Planning to Visit Lake Mead, Lake Powell, or Nevada State Parks This Summer? Here’s what to Expect.

Lake Powell water levels likely to go up nearly 69 feet by the end of July; Lake Mead at about 12 feet

Due to increased visitation and other factors, Glen Canyon and Lake Mead national recreation areas as well as some Nevada state parks have made changes that may affect summer travel plans.

According to Park representatives the majority of the coming changes as well as changes recently implemented are due to “multifaceted reasons” but primarily for the safety of the public.

Glen Canyon National Recreation Area © Rex Vogel, all rights reserve

Glen Canyon National Recreation Area

According to a press release issued by National Park Service (NPS) concerning Glen Canyon National Recreation Area, the spring runoff has increased Lake Powell’s elevation to 3,562 feet. This has enabled access from the north side at Hall’s Crossing and allowed for the opening of its launch ramp.

Visitor services include a boat ramp comfort station and campground with family units. The marina office is open; however, the boat pump-out, boat fuel dock, Village Store, and snack bar are closed.

Glen Canyon National Recreation Area © Rex Vogel, all rights reserve

Midlake fuel remains unavailable. Due to low lake levels, the Dangling Rope Marina closed in 2022 and dilapidated structures have been removed.

The following boat ramps are open: Wahweap Main, Wahweap Stateline Auxiliary, Antelope Point Business, and Bullfrog North.

Other boat ramps that may be used for smaller motorized and non-motorized vessels are “launch at your own risk” and include Rainbow Bridge National Monument and Bullfrog Main.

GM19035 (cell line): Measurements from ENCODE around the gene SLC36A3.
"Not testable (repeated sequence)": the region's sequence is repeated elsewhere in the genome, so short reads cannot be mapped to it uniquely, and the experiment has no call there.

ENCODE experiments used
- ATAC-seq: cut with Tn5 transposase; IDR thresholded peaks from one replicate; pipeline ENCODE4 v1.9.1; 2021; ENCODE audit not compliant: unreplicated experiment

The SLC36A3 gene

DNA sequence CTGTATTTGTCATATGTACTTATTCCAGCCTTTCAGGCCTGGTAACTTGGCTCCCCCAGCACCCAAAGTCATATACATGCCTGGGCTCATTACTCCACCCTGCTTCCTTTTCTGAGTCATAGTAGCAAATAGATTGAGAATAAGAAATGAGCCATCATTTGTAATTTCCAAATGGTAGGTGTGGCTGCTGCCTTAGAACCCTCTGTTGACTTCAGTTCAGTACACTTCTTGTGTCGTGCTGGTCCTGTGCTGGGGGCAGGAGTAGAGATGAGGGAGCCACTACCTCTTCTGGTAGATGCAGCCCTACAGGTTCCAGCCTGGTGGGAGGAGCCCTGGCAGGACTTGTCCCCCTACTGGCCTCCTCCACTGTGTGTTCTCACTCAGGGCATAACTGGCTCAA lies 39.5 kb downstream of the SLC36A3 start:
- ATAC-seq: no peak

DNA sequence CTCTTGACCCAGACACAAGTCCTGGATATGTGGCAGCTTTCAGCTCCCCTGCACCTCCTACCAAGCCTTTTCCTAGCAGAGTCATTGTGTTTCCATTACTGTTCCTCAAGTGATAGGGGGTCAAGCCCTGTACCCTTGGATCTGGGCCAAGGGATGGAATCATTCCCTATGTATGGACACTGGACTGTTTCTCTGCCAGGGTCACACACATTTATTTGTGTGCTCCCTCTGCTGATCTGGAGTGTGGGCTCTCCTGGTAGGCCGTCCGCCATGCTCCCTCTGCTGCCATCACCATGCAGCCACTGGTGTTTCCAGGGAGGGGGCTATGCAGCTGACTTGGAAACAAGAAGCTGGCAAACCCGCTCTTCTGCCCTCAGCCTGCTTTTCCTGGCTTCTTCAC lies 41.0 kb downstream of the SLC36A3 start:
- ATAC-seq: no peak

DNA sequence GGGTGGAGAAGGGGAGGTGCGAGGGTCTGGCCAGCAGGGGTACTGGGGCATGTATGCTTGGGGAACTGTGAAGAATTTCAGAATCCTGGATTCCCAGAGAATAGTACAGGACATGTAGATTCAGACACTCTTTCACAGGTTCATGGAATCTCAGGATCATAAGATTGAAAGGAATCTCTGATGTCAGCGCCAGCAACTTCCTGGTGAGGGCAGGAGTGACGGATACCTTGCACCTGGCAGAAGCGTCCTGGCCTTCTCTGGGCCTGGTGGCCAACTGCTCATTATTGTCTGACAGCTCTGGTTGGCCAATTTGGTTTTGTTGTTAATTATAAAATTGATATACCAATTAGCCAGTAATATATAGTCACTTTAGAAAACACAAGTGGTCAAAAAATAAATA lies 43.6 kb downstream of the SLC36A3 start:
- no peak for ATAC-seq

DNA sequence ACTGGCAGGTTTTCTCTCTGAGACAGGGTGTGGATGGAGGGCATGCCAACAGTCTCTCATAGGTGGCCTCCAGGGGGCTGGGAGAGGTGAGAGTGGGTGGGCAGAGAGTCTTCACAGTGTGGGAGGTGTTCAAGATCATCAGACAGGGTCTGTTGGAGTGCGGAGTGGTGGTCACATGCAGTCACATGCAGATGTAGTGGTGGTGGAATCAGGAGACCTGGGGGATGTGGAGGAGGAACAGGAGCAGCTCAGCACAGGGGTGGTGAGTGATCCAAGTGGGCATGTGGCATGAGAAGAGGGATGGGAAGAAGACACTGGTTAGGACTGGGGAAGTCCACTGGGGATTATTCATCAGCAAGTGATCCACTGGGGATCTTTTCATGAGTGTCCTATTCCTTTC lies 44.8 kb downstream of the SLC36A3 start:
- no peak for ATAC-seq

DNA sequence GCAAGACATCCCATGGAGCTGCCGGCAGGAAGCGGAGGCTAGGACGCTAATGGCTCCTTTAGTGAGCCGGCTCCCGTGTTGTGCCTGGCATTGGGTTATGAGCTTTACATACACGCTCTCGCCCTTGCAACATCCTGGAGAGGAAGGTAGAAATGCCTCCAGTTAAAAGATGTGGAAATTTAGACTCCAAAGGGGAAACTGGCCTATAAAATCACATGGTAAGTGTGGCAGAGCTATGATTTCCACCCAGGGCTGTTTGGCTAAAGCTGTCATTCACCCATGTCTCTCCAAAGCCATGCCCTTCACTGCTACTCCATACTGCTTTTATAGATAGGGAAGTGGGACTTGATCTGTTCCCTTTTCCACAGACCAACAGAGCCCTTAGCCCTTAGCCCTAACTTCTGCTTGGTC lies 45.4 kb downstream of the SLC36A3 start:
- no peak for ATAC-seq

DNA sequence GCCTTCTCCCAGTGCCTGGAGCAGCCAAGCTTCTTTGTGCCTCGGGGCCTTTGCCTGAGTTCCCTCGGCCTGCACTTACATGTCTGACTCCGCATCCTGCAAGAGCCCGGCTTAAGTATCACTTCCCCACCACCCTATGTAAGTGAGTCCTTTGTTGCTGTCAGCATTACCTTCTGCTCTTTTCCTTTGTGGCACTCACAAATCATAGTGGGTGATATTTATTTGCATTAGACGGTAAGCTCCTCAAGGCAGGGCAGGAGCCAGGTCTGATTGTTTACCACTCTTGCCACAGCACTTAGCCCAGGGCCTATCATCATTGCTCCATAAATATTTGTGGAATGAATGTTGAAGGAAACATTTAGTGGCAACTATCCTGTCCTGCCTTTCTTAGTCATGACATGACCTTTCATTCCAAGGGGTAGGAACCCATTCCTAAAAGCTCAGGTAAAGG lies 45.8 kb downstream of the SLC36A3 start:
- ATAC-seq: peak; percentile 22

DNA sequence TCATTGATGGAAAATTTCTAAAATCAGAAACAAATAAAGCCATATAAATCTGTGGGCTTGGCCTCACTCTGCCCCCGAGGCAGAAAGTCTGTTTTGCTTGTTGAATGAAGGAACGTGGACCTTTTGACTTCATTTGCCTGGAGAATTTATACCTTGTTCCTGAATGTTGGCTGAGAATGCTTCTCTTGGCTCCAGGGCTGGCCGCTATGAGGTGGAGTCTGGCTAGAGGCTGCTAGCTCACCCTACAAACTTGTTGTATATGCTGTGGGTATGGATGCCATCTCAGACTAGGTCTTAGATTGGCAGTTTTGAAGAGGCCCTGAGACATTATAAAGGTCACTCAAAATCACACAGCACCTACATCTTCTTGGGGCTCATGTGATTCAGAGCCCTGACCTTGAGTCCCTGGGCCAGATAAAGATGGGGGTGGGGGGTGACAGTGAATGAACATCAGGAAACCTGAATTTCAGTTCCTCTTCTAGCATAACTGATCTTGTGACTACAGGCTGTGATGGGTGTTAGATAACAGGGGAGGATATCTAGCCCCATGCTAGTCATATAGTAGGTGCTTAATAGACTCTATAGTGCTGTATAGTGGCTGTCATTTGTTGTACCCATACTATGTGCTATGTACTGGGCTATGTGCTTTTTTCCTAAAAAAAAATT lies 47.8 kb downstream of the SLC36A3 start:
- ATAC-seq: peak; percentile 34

Lake Mead National Recreation Area © Rex Vogel, all rights reserve

Lake Mead National Recreation Area

Higher-than-usual runoff has raised the water levels to 1,054 feet at Lake Mead and produced exciting news as several closed boat ramps and other areas have been reopened, according to an NPS press release.

The fuel dock, Katherine Landing by Boulder City reopened May 5 after four months of closure. The project updated the system utilized since the 1970s to provide safer measures in providing fuel and 47 new transient moorage slips for visitors and their vessels.

“We are really excited about this project,” Lake Mead Chief of Commercial Services Julie Drugatz said. “This partnership continues to enhance the experience for more than one million visitors annually to Katherine Landing.”

Lake Mead National Recreation Area © Rex Vogel, all rights reserve

Echo Bay reopened a one-lane boat ramp on pipemat after closing last year in May. However, there is a caution to stay within the cones as vehicles will get stuck outside of the designated area.

Hemenway Harbor has four lanes available for use. Both Calville Bay and Temple Bar are launch at your own risk for smaller vessels only. All others remain closed for Lake Mead.

However, on the Lake Mohave side all boat ramps are open ranging from one lane to six open lanes.

Trail closures are in effect due to the extreme heat and environmental conditions of the area.

The following trails are closed until September 30: Goldstrike Canyon, White Rock Canyon and Trail, Arizona Hot Springs and Trail, Liberty Arch Trail, Lone Palm Trail, Sugar Loaf Trail, Lone Palm, and Sugar Loaf areas.